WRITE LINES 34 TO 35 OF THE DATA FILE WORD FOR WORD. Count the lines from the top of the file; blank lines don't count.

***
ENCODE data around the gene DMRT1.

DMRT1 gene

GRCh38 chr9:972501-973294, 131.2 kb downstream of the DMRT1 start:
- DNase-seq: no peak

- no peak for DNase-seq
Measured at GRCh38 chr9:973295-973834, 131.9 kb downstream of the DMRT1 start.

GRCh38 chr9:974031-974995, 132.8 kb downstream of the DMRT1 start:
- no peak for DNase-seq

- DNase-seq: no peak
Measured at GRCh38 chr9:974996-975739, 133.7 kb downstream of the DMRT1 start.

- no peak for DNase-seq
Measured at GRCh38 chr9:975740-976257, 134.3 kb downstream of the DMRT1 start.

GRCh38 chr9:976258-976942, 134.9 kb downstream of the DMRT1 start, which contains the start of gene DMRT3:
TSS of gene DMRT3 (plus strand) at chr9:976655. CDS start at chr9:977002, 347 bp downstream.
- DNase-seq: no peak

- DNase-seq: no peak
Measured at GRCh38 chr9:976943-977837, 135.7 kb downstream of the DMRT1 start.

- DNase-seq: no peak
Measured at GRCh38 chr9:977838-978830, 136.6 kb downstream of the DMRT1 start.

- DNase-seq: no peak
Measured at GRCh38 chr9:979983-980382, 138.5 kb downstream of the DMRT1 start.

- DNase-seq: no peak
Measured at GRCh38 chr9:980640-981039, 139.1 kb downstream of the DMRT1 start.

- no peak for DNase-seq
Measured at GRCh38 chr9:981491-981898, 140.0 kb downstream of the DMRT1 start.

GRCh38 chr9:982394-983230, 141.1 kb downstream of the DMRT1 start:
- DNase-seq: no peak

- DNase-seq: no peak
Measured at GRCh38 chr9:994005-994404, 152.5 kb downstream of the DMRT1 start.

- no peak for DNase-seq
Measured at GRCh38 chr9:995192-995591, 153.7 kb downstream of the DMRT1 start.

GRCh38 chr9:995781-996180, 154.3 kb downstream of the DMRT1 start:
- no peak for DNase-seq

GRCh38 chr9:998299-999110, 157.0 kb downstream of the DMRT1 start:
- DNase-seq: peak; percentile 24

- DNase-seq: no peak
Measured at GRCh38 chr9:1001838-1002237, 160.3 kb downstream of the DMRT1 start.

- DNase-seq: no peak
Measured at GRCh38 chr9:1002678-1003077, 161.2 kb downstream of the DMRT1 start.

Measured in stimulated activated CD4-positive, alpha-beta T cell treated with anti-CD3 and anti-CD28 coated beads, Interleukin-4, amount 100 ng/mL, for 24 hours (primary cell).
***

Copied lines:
GRCh38 chr9:998299-999110, 157.0 kb downstream of the DMRT1 start:
- DNase-seq: peak; percentile 24